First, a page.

All this is to say, I would like to believe we are ready to accept the promotion/relegation system, and that this is a warning that does not need to be heeded.

Hopefully, we are ready for the thrill of the promotion battles and the relegation tumult and all the excitement it brings. I truly do.

But, you only have to ask the casual Canadian sports fan if they think promotion/relegation is a good idea, and watch them ask you, “What is that?”

This is why I ask myself if this might be a bridge too far and maybe too much too soon.

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About Author

Ryan Stead

Ryan Stead is an Ottawa-based writer and life-long soccer fan. He has covered soccer and boxing for various outlets and is a published novelist with the book "Nation Man", available at Indigo. He covers Atlético Ottawa.

6 Comments

  1. Avatar

    Relegation will eventually need to be implemented if we want Canadian football to be successful. I still believe implementing this system is years away as you’re quite right in saying the league is not yet sustainable and it’s a very dangerous move to relegate a brand new team when we are still at the “catering to casuals” stage. Eventually, it needs to happen, for a couple of reasons.

    1) It is far more exciting to watch as a fan. Personally as a Vancouver Whitecaps fan, this past season was insanely boring, we all knew from the off that the team wouldn’t make the playoffs, and by the halfway mark, they were miles away. This meant that the remaining half of the regular season turned into glorified exhibition games for the Caps. No chance of playoffs and no relegation made for very dull viewing. That’s not going to attract any fans.

    2) It will actually improve the quality of Canadian players. Touching on the above point, with no danger of relegation, as things stand in the MLS for example, it leaves players of the lesser team with very little incentive to perform to a high standard. I mean isn’t it actually better to be worse since you get a better draft pick?! Anyways that’s besides the point. If you implement a relegation system it forces players into a sink or swim situation and the swimmers will have the drive to better themselves and their team, at the moment, there is genuinely no point putting your all in with 5 games to go if youre near the bottom, as it makes very little difference.

    American football is simply not successful, I’m not sure how you can consider the MLS one of the biggest leagues in the world, as it is continually laughed at by all across the globe. The prime example of the state of football in the states is the 2018 World Cup Qualifying campaign. Yes the MLS is marketed well, but when it comes to the end of the season and the teams at the top not needed to fight for a meaningless “Supporters shield” and the bottom feeder teams playing for pride(?) it does not implement a competitive atmosphere, which ultimately costed the USA against the almighty Panama!

    • Avatar

      It’s a bit narrow to say that the USA’s failure to make it to the 2018 WC is a reflection of the MLS and its standard of play. By that metric the Eredivisie and Series A are also joke leagues, because neither the Netherlands nor Italy made the last World Cup as well. Italy, especially, is made up of nearly entirely players from their domestic league. The Netherlands is less so, but the point still stands. The Netherlands lost to Bulgaria and Italy couldn’t beat Macedonia. Flukes happen. While I completely agree with you that North American sports could use (and should use) a promotion /relegation system, I believe you’re off base with your assessment of the MLS (the Kick Algorithms supports that claim). To the former point, The Edmonton Oilers, or Buffalo Sabres – perennial bottom feeders – would be better served in a 2nd division and increasing the competition/ meaningful games among themselves and the top NHL teams. Better yet, if the NHL were split into 2 sixteen team leagues (NHL and NHL II). The AHL could become a 3rd division (or 3 and 4) and maintain them as affiliates without having them compete against their owner clubs (like U23 teams in Europe that can’t be promoted past a defined level).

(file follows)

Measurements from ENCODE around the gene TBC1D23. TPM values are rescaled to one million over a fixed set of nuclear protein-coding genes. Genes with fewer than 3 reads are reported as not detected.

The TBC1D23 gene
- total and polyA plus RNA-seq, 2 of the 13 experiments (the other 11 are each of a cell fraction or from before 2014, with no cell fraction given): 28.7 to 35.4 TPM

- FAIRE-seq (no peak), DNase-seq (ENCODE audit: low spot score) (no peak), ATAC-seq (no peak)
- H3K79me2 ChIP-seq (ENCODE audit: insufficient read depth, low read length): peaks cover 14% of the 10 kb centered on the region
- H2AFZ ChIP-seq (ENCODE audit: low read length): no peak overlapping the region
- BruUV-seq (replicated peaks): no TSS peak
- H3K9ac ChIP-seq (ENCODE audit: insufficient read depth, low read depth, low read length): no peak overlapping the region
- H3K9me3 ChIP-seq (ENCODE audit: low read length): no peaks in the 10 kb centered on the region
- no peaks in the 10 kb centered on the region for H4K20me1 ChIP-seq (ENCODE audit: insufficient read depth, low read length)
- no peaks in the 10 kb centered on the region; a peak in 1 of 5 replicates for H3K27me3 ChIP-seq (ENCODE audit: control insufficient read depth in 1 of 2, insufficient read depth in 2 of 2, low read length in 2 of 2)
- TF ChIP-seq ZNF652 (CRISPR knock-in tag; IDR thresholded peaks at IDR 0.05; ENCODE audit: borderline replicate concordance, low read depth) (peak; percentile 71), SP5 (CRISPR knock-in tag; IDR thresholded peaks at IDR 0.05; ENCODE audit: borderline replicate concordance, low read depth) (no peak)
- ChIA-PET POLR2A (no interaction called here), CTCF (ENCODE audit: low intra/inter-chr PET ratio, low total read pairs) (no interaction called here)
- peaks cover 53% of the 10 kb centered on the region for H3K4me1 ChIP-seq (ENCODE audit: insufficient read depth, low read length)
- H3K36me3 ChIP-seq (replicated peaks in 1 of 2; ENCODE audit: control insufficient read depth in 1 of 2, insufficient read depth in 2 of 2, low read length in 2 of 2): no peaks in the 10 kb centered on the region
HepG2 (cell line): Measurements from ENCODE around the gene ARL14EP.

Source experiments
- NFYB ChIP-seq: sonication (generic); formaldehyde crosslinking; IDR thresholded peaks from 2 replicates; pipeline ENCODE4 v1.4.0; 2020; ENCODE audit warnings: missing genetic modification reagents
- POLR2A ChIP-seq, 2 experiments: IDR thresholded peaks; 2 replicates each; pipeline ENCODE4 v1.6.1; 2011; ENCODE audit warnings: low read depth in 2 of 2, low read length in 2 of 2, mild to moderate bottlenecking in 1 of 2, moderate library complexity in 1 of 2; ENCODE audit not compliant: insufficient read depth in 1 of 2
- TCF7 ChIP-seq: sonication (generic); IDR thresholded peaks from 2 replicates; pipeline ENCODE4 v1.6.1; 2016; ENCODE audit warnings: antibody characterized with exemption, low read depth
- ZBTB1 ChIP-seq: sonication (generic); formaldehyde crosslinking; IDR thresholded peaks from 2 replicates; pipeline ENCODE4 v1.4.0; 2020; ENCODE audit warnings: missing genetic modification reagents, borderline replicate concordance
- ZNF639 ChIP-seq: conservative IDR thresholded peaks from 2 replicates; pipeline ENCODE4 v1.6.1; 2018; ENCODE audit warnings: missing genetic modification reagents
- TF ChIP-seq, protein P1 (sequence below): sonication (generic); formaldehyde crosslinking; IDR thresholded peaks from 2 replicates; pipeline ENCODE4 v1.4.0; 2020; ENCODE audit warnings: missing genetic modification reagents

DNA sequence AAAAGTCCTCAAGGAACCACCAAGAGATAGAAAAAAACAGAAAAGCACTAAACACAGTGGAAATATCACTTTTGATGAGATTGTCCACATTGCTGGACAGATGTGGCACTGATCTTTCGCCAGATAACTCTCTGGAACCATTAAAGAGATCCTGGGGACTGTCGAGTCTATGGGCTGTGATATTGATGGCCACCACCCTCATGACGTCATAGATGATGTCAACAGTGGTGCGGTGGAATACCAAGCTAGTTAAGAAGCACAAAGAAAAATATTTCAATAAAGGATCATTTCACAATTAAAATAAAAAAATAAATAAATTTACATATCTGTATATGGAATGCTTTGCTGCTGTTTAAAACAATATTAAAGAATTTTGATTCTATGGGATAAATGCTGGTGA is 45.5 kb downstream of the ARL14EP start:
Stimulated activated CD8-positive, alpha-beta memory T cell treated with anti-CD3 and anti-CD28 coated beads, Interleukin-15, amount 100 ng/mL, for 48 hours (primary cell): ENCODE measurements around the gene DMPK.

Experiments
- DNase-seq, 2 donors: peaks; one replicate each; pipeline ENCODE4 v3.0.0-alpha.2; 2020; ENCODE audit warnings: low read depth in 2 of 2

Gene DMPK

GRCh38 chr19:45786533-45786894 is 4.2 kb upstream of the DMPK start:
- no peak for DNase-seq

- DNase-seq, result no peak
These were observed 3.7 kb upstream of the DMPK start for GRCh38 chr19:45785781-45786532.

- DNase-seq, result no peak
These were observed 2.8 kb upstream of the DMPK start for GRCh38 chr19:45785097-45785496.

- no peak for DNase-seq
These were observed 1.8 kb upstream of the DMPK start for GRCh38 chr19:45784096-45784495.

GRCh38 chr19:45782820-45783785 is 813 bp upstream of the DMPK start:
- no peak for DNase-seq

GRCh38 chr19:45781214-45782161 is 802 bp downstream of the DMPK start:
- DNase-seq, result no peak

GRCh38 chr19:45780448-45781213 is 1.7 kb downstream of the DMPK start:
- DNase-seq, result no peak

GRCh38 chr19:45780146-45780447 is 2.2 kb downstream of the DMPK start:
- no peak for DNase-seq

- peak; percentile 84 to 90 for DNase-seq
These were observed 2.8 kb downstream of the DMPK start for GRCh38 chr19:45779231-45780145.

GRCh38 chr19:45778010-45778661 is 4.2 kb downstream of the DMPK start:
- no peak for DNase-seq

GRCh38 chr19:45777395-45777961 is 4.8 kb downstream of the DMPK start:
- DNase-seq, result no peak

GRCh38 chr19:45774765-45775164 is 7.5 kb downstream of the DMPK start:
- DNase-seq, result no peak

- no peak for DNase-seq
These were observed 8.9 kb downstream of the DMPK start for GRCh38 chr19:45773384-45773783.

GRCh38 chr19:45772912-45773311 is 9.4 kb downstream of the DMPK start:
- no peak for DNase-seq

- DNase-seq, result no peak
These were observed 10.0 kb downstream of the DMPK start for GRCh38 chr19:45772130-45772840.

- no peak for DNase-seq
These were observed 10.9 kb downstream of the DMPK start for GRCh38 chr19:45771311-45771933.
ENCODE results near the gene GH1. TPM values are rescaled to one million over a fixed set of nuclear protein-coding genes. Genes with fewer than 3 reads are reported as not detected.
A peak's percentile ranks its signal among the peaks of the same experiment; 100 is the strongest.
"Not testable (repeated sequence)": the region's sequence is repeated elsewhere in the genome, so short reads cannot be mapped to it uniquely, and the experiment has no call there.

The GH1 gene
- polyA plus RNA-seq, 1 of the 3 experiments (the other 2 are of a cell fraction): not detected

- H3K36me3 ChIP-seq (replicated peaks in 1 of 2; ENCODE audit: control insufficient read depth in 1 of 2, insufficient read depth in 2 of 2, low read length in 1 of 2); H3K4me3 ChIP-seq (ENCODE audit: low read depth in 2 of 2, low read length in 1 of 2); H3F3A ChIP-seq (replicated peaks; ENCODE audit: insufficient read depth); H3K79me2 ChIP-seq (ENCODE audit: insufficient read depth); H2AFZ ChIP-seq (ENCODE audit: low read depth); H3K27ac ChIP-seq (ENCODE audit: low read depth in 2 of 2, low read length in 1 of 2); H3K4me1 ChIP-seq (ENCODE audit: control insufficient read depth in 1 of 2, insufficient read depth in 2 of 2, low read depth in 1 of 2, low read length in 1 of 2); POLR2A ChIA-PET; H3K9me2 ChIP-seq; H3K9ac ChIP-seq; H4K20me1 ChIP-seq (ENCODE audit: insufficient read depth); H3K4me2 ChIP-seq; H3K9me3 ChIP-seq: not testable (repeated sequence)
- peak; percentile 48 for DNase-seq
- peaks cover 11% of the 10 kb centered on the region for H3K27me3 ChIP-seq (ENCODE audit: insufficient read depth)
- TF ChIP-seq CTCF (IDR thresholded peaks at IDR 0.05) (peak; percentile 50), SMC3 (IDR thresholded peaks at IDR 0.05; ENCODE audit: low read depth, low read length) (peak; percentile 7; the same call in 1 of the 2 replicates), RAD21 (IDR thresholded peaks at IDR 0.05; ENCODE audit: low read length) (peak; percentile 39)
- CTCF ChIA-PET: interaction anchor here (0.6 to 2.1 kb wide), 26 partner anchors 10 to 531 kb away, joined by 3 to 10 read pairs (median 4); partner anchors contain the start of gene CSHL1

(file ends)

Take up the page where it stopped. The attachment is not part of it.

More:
• Avatar

        Fair enough, it is certainly not completely down to the MLS’ format etc, but I do believe that plays a big part. The counter I would have in regards to the Holland/Italy not qualifying is that as a whole, they are playing superior teams than the USA are. Sure the Bulgaria and Macedonia results do happen, but they are usually outliers. Dutch football has been at an all time low until 2019, when the new influx of top young Dutch players have come through, they have come through their transitional phase as have Italy. I understand your point completely though, It is strange that those two big nations have recently faltered as much as they have.

  2. Avatar
    William Corliss on

    My question is how big is each league going to be? We just got an 8th team. I see only about 16 realistic markets though. Maybe 18 at most but that’s pushing it. It seems like we’re having a tough time finding the right people / stadiums in a few markets that would seem obvious. I can see why people want it but we’re not getting to 20+ cities with our population, though. So 8 + 8? 8 + 10? 10 + 8? Is that better than just a 16 team league?

    • Avatar
      Feebee the best dog on

      We can probably have 2 leagues of 10 but if you look at 2nd divisions around the world a lot of the teams there come from areas with a reletivley low population compare to the big cities so i do think it can work in the long run and its better than rewarding a team for finishing last

  3. Avatar
    Andrew Jefferson on

    What about “Pro” with no “Rel”? Only until the pyramid in question is strong enough to clearly allow a 1st teir team a good chance of survival in a 2nd teir,

    I’m thinking CPL in Canada due to the need for expansion but maybe it could work in the U.S. as well?